Abortion for Disability Breaches Convention - UN
The Committee on the Rights of Persons with Disabilities of the United Nations has officially stated that abortion of children because of a disability violates the UN Convention on the Rights of Persons with Disabilities.
Many countries which permit abortion have laws which make the fact that the baby may have a disability one of the grounds for abortion. It is one of the options being considered by the Irish government, if they can get rid of the 8th Amendment. Against this growing acceptance of eugenic abortion, the Committee on the Rights of Persons with Disabilities of the United Nations has just declared in an official document that “Laws which explicitly allow for abortion on grounds of impairment violate the Convention on the Rights of Persons with Disabilities (Art,. 4,5,8)”. This Committee further explained that this type of abortion is often based on inaccurate diagnosis and that “even if it is not false, the assessment perpetuates notions of stereotyping disability as incompatible with a good life”.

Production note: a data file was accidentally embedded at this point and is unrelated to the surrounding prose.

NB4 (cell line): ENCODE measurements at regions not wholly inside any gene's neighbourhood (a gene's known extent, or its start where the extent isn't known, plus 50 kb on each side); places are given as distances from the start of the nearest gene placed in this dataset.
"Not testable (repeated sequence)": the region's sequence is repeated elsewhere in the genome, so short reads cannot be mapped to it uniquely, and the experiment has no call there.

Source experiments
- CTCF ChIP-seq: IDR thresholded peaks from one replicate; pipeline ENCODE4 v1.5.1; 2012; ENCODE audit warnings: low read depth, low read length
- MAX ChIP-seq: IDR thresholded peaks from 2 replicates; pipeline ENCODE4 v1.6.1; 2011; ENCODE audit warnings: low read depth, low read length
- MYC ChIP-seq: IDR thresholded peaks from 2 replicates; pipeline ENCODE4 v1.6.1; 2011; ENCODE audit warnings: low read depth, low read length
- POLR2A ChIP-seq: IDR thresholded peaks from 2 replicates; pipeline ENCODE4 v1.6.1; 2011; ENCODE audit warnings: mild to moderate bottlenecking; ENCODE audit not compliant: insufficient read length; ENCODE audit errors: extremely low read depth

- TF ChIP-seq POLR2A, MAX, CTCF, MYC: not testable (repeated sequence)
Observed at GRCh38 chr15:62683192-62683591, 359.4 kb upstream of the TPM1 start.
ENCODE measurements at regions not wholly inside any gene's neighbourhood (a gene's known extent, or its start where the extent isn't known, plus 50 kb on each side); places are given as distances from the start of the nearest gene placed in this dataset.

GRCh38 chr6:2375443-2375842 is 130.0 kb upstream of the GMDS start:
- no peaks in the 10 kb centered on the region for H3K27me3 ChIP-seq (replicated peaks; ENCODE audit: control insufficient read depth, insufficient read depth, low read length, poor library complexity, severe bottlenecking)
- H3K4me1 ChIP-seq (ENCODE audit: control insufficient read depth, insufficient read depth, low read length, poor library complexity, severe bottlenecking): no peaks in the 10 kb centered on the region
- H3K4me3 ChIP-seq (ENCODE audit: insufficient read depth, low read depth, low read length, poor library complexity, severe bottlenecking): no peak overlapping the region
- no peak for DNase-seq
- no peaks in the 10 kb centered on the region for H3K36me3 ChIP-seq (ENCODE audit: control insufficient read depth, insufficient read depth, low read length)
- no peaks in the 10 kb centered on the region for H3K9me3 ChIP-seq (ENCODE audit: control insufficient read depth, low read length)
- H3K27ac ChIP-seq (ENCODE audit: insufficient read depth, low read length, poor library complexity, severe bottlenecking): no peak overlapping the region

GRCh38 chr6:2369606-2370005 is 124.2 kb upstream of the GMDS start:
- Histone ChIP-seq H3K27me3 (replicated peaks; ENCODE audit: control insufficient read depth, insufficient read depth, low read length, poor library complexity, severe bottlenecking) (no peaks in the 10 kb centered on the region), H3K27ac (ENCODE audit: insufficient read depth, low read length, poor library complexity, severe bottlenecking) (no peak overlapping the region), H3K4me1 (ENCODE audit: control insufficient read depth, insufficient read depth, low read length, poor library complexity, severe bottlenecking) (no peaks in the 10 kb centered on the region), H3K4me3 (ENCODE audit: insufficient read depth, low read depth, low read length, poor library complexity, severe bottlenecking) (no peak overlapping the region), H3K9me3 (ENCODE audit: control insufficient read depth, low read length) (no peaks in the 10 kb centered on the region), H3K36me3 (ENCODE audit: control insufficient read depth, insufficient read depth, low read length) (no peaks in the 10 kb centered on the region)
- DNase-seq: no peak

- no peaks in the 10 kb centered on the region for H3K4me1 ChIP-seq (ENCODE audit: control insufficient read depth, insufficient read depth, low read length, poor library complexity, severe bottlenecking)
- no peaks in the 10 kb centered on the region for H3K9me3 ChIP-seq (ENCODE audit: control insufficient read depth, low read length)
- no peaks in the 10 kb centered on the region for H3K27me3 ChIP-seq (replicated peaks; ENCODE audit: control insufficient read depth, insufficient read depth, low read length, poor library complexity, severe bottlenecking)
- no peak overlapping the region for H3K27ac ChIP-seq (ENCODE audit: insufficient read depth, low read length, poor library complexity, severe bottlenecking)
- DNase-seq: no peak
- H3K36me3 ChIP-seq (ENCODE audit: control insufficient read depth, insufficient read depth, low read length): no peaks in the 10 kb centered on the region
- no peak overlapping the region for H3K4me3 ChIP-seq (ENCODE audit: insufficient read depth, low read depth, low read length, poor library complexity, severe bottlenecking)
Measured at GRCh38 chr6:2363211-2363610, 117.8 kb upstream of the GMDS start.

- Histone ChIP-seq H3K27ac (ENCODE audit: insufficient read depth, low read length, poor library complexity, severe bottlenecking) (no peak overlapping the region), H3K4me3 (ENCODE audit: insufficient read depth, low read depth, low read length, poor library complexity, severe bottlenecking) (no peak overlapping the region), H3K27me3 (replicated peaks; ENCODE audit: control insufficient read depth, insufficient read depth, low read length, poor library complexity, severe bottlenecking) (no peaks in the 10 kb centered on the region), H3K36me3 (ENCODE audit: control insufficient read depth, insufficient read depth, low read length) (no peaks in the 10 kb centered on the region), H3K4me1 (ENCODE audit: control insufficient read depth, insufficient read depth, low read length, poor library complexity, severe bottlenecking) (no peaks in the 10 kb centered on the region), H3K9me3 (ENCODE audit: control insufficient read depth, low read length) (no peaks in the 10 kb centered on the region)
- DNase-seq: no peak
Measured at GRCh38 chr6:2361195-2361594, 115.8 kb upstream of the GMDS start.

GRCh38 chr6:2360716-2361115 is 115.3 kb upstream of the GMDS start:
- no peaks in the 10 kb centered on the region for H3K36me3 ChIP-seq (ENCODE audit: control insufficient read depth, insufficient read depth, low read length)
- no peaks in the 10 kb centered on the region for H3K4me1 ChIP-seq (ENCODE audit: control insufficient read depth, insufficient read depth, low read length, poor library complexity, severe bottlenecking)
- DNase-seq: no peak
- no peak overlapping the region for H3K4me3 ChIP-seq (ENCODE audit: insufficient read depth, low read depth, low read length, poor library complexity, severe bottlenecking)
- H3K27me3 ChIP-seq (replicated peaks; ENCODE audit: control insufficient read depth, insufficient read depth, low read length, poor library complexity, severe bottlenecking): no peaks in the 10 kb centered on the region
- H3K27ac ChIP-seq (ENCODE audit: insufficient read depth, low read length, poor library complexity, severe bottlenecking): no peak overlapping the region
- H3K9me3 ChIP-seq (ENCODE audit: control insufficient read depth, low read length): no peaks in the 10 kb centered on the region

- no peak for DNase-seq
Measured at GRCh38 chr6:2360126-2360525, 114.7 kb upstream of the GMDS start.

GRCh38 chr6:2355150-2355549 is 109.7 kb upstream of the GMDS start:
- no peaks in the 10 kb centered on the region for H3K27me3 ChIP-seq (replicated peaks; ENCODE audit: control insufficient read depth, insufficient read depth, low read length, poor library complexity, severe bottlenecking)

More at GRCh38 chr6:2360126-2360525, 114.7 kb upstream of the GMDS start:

In this declaration, the Committee on the Rights of Persons with Disabilities directly opposes the UN Human Rights Committee, which is seeking to reinterpret the “right to life” as implying a right to abortion “most notably … when the foetus suffers from fatal impairment”. The Committee on the Rights of Persons with Disabilities asks for the removal of this assessment.
This declaration of the Committee on the Rights of Persons with Disabilities is very important and highlights the enduring threat to people with disabilities posed by eugenic abortion. In 1947, the drafters of the Universal Declaration of Human Rights had to oppose efforts to permit the “prevention of the birth of children mentally handicapped” and children “born from parents suffering from mental illness”. The similarity of these propositions with the Nazi ideology was denounced at that time.
The Committee on the Rights of Persons with Disabilities also took a stand against a so-called “right to euthanasia”, for, according to them, it “perpetuates stereotypes about severely impaired people suffering and being better off dead”.
ECLJ. October 23. Family & Life. October 25.